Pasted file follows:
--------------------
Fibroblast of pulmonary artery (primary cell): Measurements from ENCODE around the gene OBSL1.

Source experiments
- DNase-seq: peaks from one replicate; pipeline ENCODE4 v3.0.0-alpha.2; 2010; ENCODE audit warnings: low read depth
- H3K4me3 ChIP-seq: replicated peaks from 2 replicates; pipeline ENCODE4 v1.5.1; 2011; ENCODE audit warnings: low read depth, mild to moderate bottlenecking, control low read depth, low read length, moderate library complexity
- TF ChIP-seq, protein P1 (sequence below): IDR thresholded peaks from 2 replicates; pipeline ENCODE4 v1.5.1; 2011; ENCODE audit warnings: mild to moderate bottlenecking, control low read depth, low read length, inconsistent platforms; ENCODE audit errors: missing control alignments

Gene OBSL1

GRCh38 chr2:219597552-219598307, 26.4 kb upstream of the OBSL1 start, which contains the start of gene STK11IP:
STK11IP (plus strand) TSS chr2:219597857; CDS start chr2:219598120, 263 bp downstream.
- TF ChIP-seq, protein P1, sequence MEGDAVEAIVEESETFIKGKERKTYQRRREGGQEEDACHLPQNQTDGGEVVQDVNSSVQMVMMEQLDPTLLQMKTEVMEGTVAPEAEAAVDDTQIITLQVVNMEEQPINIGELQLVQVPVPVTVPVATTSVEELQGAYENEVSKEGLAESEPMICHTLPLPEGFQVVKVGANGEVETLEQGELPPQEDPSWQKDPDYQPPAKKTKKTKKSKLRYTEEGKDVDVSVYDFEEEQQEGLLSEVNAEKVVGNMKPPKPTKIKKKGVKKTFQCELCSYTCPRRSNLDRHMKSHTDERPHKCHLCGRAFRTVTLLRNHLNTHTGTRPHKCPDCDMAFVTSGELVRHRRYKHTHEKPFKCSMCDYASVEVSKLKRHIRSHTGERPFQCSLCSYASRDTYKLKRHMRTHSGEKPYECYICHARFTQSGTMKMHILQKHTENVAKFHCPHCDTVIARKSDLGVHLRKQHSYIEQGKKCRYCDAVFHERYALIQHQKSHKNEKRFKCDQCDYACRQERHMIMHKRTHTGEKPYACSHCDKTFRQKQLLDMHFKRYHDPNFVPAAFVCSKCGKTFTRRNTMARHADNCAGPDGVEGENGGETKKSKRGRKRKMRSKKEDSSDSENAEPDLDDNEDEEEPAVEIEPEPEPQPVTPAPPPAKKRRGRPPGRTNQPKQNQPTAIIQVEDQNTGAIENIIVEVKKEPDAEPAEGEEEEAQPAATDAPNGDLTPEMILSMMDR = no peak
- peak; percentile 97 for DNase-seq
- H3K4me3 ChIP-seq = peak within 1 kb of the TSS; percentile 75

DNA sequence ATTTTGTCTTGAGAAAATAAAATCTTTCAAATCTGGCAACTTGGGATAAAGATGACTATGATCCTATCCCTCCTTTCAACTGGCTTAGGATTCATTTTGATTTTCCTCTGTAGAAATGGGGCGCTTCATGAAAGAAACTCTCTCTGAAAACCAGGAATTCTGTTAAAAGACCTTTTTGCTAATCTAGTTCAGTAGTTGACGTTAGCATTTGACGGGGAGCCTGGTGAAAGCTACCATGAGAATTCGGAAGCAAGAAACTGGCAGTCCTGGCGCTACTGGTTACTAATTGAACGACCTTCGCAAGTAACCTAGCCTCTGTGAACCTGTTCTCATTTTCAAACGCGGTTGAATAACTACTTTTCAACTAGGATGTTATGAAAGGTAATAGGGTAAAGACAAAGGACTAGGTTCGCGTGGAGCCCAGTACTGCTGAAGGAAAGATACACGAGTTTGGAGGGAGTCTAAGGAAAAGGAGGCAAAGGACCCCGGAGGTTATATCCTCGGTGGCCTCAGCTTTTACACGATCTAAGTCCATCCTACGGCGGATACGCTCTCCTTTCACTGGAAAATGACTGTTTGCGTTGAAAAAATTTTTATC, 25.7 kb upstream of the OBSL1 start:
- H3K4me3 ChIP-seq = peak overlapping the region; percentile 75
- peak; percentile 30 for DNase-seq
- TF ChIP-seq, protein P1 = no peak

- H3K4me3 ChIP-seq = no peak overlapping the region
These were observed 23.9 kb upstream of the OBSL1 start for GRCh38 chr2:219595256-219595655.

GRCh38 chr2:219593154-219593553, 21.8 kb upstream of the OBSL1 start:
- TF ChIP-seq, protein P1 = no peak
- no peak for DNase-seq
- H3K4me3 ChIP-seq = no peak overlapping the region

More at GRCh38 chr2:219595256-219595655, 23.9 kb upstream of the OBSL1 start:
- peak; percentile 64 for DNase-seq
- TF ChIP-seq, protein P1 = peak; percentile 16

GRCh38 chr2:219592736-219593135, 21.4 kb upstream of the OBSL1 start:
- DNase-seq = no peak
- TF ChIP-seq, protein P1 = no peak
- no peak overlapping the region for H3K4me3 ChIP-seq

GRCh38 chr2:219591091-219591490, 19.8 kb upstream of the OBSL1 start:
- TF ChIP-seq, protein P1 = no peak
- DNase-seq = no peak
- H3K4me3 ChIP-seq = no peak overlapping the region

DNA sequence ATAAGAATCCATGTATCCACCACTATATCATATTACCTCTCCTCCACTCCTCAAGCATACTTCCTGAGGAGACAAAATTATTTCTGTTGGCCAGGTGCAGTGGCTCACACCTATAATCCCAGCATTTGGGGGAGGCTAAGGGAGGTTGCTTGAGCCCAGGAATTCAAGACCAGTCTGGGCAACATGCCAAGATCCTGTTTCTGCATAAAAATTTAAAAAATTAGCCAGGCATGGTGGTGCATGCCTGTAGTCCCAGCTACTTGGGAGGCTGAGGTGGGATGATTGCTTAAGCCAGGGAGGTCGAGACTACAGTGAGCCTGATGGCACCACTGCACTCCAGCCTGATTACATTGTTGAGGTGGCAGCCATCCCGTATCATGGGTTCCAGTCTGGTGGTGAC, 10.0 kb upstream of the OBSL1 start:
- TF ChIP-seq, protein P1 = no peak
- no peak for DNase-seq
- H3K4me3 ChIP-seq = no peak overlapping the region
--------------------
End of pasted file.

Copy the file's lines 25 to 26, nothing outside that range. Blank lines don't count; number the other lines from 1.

GRCh38 chr2:219592736-219593135, 21.4 kb upstream of the OBSL1 start:
- DNase-seq = no peak